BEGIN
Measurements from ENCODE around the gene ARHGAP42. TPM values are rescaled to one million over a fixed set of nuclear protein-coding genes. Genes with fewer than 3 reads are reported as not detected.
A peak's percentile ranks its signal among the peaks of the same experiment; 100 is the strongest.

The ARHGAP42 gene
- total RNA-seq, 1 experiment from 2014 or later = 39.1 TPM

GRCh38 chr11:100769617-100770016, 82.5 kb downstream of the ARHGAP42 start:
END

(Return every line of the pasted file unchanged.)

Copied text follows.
Measurements from ENCODE around the gene ARHGAP42. TPM values are rescaled to one million over a fixed set of nuclear protein-coding genes. Genes with fewer than 3 reads are reported as not detected.
A peak's percentile ranks its signal among the peaks of the same experiment; 100 is the strongest.

The ARHGAP42 gene
- total RNA-seq, 1 experiment from 2014 or later = 39.1 TPM

GRCh38 chr11:100769617-100770016, 82.5 kb downstream of the ARHGAP42 start: